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TWITCHING: Judy's Revenge

Welcome to our puppet workshop!

Tentatively called "Judy's Revenge," this project is a contemporary feminist deconstruction of the Punch and Judy puppet show. The world of Punch and Judy is composed of traditional visual elements, performance techniques, characters, catch-phrases, themes, and a history of controversy. Reflection on the show raises intriguing questions about the difference between censorship and cultural sensitivity, the complexities of cultural preservation, and the problems of the creation of an "everyman" character. We want to consider these questions-- and many more.

We are Flora Shepherd and Anne Dalke. Flora 
"performed my first puppet show at age four, alongside my puppeteer mother, Karen Konnerth, in New Orleans, Louisiana. I spent my childhood performing with the family troupe, in places as diverse as Nachitoches, Louisiana and Ainsa, Spain.  In 2008, I graduated from Bryn Mawr College with an independent major in Gender and Sexuality Studies. Since graduation, I have lived and worked as a puppeteer in Pittsburgh, PA. My company is called Highway Puppet Theater. I have performed a variety of techniques for both all ages and adults-only audiences. 

As a woman who grew up in the puppet world, Punch and Judy is something that I've spent a lot of time thinking about. I value the tradition, and I've seen many, many versions performed. I know that the show is important in the art of puppetry. BUT I have never felt comfortable with performing the show myself. Traditionally, the everyman character, Punch, beats or kills, depending on the show, his wife, his baby, a policeman, a black man, a policeman, a priest, the devil, death, and others. This character is often championed as the hero of the down-trodden. But he's never felt like my hero. Probably because his wife Judy and his child are generally the first two characters to go. There is a large puppetry backlash against politically correct censorship of Punch and Judy. I'm not interested in censoring or whitewashing other performers' versions of the show. I want to really explore it and make a show that I feel comfortable performing. I am so grateful to Anne for collaborating with me in this process."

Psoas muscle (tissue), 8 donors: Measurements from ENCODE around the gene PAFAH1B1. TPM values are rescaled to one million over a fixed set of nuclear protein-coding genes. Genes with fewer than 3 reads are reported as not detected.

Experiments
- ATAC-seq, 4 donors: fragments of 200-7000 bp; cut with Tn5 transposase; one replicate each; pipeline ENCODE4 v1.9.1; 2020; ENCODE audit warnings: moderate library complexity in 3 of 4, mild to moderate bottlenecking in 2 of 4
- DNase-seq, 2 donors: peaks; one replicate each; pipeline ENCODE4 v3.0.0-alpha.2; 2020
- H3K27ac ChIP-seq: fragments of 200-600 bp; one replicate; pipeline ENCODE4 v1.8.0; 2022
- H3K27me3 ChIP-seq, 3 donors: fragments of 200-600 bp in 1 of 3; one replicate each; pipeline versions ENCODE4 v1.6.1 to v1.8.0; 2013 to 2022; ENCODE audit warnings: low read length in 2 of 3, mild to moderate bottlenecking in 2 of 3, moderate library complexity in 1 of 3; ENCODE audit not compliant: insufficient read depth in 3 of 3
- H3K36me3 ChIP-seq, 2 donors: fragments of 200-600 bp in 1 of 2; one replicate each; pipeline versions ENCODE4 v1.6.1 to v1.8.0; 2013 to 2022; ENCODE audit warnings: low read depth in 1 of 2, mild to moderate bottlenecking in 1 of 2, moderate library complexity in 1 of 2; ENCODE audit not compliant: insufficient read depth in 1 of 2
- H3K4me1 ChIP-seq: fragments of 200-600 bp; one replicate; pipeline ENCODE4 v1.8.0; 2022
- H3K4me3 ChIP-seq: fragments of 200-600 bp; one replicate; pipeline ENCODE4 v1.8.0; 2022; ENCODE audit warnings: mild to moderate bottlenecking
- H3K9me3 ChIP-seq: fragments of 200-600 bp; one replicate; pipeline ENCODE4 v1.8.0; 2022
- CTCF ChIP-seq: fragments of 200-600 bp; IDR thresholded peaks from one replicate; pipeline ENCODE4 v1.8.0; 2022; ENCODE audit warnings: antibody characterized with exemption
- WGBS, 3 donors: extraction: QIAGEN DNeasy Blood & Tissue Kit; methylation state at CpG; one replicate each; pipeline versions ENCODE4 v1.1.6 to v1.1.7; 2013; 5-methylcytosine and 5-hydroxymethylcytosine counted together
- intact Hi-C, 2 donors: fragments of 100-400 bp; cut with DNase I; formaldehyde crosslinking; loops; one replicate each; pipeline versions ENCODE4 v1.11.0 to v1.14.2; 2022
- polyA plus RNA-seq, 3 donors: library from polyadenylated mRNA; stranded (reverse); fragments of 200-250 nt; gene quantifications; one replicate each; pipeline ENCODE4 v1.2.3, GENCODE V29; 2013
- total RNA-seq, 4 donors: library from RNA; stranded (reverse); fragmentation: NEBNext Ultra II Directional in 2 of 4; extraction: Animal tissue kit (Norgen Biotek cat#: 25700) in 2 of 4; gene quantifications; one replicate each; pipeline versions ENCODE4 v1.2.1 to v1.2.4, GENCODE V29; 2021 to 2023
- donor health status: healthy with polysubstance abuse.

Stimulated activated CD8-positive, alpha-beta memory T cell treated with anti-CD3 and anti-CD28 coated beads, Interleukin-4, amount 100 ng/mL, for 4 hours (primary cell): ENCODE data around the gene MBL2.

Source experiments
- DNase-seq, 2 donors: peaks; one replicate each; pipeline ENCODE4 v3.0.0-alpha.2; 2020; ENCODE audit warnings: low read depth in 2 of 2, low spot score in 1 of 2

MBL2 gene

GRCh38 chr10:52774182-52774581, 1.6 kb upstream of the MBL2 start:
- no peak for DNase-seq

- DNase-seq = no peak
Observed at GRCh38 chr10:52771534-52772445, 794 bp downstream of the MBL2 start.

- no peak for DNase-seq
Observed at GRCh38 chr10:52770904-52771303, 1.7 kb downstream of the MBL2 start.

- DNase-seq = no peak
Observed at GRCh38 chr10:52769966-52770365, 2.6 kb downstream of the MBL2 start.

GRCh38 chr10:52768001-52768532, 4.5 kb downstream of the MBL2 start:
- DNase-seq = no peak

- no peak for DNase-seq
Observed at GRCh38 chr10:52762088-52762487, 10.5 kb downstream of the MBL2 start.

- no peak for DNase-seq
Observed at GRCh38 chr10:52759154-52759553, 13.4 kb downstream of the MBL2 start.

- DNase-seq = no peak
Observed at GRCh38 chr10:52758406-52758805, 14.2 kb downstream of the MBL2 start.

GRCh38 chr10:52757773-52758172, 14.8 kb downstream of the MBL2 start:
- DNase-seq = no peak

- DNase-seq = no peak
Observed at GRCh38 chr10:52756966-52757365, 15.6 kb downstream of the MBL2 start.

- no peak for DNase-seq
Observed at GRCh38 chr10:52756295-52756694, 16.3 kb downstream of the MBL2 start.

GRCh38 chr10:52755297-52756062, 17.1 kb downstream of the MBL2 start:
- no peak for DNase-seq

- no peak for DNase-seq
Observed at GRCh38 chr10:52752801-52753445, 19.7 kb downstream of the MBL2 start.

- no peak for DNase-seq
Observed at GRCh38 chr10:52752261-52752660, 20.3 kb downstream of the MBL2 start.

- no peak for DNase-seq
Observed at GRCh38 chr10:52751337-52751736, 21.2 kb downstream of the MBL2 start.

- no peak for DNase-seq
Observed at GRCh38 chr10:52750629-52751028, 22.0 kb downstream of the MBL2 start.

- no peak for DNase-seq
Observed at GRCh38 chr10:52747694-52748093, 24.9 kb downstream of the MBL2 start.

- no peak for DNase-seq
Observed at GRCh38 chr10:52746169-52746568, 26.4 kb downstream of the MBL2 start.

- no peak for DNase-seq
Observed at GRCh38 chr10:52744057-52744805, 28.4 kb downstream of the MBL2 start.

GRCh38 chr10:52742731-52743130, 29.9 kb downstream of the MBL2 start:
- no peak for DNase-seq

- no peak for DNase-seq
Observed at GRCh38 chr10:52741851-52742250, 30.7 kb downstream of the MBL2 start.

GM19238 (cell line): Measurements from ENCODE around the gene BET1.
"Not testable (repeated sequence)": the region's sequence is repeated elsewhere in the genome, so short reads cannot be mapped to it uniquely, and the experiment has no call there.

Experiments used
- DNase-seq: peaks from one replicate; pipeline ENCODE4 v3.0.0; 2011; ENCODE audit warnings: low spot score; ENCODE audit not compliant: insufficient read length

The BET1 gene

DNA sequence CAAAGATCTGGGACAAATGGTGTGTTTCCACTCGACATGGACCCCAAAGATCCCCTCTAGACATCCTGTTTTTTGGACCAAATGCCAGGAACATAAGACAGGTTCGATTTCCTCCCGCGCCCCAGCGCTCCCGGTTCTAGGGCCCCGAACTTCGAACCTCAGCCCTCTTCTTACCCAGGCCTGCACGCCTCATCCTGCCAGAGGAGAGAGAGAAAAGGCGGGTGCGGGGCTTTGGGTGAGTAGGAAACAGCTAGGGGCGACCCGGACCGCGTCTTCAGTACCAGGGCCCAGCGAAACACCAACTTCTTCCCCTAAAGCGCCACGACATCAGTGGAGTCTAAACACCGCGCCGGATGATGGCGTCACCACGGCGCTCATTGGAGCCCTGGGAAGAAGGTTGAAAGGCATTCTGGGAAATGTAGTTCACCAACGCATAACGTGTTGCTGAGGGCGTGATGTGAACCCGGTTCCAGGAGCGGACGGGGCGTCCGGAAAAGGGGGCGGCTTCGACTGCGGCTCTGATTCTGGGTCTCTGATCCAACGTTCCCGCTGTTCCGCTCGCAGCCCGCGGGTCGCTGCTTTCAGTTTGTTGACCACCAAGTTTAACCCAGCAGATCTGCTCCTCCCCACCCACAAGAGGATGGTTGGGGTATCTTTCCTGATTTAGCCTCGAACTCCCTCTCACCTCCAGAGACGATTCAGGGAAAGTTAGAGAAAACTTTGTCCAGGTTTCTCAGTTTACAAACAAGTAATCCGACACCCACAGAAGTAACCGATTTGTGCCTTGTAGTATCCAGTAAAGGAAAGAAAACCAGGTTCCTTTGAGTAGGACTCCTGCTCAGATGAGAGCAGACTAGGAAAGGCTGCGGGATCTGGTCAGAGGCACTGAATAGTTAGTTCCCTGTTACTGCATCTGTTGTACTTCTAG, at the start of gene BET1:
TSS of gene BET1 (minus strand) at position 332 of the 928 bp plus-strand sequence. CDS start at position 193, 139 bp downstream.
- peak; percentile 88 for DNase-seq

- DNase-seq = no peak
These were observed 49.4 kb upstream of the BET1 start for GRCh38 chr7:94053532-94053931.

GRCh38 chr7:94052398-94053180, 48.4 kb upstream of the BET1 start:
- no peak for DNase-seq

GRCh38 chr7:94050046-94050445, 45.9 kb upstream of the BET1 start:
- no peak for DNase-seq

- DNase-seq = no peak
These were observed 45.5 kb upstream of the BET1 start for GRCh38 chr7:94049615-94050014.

Anne Dalke "first met Flora in a course on "Beauty" I co-taught at Bryn Mawr College in spring 2005. We went on to work together in a number of other gender-related projects, including a course on Critical Feminist Studies, and another one called Playing with Categories: Re-doing the Politics of Sex and Gender, as well as Flora's senior thesis. It's such a pleasure for me to continue those rich conversations here, with a former student who is now a colleague and collaborator.

As a college professor with decades of experience exploring feminist literary traditions, I spend most of my time thinking about the evolution of stories of all sorts. But I know very little about the tradition of puppetry, either where it's been or where it might be going. I'm excited to learn in both directions, and hopefully, under Flora's guidance, to help shape the latter in some new, more expansive, directions.

I've prepared a page of resources, to archive both what we bring to the conversation, and what we want to add. Let's get going!



Nenagh Watson 's picture

Punch & Judy

Any updates on how 'Judy's Revenge' progressed???

Very interest & have worked with a set of Punch figures as part of my Creative Research Fellowship at Royal Central School of Speech & Drama London.

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